As for the halogenated norbornene compounds, there is also a difference between relative reactivities with ethylene and propylene. Therefore, in order to obtain a copolymer containing uniformly distributed halogen atoms and having favorable adhesive property and tackiness, it is desirable to feed the halogenated norbornene continuously or intermittently throughout the progress of copolymerization, though copolymerization can, of course, be conducted even when a large excess of said component is added at the beginning of polymerization. The concentration of the said component in the polymerization medium is conveniently I to 100 millimoles per liter, though may vary depending upon the rate of formation of the polymer and other conditions.

In carrying out the process of this invention, there may be used various molecular weight regulating agents and other additives including, for example, hydrogen, zincalkyls, allyl halides, and pyridine N-oxide. Particularly in the process of this invention, addition of hydrogen gives favorable results. By use of hydrogen in a reaction system containing the catalyst system of this invention, not only the catalytic activity is generally enhanced, but also a copolymer with a low gel content and having a satisfactory processability is more easily obtained.

When hydrogen is to be used as an additive, it can be added in any way. It may be added in admixture with ethylene and propylene monomers, or may be introduced in the form of a solution in a solvent. The amount of hydrogen to be added may vary depending on polymerization conditions, especially temperature, conversion, and monomer composition, and can be properly predetermined to conform to the desired molecular weight of the objective polymer. In most cases, it is generally adequate to dissolve in the polymerization medium about 0.01 to 50 mole percent of hydrogen based on the amount of ethylene and propylene dissolved in the medium. Particularly when the polymerization temperature is in the neighborhood of room temperature, the presence of about 0.05 to 1 mole percent of hydrogen usually gives a copolymer of a suitable molecular weight. In case of controlling the polymerization by a hydrogen concentration in the vapor phase in equilibrium with the polymerization solution, a hydrogen concentration'of about 1 to 60 mole percent is often used. These numerical values, however, are only a guide and, if necessary, other hydrogen ratios can be used, depending on polymerization conditlons.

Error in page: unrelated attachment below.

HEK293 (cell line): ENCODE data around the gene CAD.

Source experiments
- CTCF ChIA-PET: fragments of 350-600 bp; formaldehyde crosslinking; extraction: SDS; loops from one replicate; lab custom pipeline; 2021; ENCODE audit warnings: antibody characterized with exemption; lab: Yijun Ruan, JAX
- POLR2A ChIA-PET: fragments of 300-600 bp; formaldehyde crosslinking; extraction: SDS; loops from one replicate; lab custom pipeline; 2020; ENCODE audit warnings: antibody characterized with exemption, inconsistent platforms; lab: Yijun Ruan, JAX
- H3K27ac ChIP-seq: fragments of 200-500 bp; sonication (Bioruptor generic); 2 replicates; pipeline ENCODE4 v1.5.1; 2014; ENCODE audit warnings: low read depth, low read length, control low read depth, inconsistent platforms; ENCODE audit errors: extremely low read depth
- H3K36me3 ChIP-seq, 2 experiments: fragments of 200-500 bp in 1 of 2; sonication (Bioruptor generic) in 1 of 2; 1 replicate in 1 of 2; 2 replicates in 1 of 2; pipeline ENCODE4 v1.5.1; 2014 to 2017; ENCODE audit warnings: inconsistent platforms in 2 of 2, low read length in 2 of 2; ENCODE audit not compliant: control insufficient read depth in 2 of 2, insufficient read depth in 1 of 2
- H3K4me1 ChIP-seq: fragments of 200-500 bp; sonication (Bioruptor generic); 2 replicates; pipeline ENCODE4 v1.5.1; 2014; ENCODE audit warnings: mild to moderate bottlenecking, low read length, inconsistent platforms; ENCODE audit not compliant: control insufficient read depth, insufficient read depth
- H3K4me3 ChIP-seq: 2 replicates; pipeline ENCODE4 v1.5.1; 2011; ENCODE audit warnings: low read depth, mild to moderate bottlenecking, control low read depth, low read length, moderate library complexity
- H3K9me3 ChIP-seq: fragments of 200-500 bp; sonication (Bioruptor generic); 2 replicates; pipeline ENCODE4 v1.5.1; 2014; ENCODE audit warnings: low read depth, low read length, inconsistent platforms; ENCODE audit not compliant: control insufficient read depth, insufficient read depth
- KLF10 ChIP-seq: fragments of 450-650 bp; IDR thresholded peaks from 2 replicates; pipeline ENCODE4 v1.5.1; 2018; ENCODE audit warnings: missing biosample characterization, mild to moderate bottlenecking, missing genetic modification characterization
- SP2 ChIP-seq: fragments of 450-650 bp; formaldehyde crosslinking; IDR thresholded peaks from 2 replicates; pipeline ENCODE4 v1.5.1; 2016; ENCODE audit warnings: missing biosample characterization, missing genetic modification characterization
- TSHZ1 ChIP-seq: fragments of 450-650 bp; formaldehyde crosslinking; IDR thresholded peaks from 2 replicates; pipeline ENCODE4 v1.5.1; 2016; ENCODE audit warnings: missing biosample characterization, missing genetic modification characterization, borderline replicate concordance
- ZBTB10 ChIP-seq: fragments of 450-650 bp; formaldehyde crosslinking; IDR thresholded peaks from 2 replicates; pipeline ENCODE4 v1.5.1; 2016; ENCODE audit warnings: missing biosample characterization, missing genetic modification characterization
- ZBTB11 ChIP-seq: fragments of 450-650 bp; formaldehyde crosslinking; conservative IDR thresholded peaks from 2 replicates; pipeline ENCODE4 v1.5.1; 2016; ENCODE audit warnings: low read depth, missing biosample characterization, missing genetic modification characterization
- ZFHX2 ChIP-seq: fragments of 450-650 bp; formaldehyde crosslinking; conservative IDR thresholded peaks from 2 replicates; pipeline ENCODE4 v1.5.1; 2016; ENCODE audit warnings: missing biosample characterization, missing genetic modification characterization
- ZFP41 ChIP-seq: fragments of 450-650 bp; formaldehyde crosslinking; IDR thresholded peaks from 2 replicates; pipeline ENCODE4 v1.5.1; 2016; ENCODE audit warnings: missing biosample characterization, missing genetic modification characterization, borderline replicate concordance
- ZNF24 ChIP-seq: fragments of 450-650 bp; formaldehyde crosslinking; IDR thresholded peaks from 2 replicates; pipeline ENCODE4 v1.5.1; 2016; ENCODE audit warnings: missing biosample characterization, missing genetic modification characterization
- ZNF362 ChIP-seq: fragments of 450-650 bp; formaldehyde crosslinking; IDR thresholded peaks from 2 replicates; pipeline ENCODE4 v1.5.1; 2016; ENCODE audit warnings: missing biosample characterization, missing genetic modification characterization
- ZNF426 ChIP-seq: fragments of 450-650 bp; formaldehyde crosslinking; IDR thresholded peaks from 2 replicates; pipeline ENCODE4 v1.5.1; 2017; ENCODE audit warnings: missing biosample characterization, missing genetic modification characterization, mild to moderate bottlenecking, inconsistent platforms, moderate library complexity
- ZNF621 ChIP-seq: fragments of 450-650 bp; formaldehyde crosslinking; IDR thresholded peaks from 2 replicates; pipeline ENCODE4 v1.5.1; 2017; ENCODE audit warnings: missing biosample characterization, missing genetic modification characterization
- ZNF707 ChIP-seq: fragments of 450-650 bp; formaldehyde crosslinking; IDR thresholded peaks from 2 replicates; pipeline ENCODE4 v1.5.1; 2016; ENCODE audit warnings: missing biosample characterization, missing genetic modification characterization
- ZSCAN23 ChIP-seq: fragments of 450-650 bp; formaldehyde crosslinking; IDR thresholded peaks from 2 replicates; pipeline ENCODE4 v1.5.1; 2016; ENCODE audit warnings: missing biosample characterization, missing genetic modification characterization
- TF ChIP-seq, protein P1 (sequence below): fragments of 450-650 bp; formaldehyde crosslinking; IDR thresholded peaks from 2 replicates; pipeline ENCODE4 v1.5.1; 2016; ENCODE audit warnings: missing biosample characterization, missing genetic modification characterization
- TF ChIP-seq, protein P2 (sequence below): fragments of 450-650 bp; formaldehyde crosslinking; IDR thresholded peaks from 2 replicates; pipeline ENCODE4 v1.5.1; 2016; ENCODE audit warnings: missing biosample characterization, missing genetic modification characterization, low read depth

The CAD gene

The polymerization reaction can be conducted at any pressure within the range of from reduced pressure to superatmospheric pressure as high as 100 kg/cm As the reaction temperature, there may be used any temperature within the range of from a temperature as low as 78C to a temperature as high as 120C., though a temperature within the range of from to 70C gives generally good results. As the polymerization temperature, there should be the optimum temperatures corresponding to the respective combinations of catalyst components. In selecting the polymerization temperature, it is useful to consider the activity deterioration with the lapse of time. The polymerization process may be either batchwise or continuous, and each monomer and the catalyst may be added to the reaction vessel at one time at the beginning or may be introduced continuously into the reaction vessel.